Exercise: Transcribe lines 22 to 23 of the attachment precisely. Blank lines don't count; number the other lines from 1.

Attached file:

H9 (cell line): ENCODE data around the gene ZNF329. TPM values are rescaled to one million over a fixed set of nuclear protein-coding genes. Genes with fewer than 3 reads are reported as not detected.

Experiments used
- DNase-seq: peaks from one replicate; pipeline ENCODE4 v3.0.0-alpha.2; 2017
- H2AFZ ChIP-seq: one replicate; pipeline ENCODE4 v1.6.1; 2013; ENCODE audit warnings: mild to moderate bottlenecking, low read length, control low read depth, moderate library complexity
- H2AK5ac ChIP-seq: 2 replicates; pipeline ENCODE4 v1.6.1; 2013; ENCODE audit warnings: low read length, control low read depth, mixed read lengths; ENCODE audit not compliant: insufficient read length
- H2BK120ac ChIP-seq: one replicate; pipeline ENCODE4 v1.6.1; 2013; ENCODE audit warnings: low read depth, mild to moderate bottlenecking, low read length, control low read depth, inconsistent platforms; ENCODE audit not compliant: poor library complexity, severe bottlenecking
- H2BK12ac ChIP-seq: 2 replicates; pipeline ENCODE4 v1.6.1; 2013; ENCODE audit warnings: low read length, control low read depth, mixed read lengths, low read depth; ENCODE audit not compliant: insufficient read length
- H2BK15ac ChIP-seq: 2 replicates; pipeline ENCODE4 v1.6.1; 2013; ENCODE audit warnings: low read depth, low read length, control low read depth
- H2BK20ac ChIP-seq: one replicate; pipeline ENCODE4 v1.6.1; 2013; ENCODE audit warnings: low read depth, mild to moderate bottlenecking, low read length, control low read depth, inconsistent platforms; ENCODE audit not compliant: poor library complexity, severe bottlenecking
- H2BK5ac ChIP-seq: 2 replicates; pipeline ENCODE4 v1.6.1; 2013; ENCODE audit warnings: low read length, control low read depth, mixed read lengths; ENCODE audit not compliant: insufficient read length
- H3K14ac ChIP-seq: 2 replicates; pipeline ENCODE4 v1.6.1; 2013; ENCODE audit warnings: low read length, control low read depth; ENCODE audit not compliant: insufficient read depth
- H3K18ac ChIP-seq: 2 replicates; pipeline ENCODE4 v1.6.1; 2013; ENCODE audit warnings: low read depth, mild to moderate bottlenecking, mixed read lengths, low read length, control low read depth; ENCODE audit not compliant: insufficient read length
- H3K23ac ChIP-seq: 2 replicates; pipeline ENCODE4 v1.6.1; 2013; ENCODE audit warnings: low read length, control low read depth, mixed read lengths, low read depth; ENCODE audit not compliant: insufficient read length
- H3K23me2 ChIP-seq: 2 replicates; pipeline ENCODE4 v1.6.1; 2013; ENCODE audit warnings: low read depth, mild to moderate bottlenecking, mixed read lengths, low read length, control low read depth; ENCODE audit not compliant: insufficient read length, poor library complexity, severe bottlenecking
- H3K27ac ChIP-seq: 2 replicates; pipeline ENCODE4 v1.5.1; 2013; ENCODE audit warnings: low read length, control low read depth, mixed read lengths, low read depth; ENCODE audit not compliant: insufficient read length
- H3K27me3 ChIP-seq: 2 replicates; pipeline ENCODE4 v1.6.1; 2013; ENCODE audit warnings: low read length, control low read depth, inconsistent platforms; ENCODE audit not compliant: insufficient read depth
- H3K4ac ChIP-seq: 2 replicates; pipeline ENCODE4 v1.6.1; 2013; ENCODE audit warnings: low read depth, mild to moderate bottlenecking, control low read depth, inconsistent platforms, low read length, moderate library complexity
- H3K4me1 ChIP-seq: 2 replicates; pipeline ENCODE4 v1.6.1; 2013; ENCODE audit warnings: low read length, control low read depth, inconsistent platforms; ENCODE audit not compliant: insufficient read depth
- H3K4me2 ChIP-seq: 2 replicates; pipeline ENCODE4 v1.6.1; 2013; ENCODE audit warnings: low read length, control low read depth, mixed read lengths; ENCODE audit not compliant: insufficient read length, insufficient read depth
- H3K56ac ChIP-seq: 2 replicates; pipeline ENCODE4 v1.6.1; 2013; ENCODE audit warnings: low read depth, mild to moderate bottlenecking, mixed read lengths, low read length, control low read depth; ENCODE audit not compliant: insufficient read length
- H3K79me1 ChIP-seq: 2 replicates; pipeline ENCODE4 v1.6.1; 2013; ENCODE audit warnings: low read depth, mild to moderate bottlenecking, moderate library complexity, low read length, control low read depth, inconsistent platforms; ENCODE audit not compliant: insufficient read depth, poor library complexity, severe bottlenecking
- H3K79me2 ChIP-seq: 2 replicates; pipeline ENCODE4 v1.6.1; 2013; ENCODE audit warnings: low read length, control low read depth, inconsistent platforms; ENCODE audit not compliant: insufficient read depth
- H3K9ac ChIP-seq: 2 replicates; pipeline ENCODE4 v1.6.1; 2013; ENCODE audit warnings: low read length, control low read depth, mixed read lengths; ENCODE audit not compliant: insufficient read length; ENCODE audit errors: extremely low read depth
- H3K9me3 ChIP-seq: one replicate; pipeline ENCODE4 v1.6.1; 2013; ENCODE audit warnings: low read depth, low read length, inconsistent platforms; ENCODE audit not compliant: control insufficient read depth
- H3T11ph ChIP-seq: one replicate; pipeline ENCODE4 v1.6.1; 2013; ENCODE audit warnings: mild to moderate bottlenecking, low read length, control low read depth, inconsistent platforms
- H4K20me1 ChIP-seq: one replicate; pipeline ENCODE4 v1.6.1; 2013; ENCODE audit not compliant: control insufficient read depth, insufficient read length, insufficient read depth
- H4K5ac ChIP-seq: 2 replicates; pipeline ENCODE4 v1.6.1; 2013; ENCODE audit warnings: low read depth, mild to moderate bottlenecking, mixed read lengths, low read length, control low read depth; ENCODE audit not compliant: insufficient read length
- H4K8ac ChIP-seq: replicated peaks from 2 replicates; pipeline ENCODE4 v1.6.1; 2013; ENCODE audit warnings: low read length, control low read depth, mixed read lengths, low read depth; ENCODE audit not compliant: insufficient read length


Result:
- H3K79me2 ChIP-seq: 2 replicates; pipeline ENCODE4 v1.6.1; 2013; ENCODE audit warnings: low read length, control low read depth, inconsistent platforms; ENCODE audit not compliant: insufficient read depth
- H3K9ac ChIP-seq: 2 replicates; pipeline ENCODE4 v1.6.1; 2013; ENCODE audit warnings: low read length, control low read depth, mixed read lengths; ENCODE audit not compliant: insufficient read length; ENCODE audit errors: extremely low read depth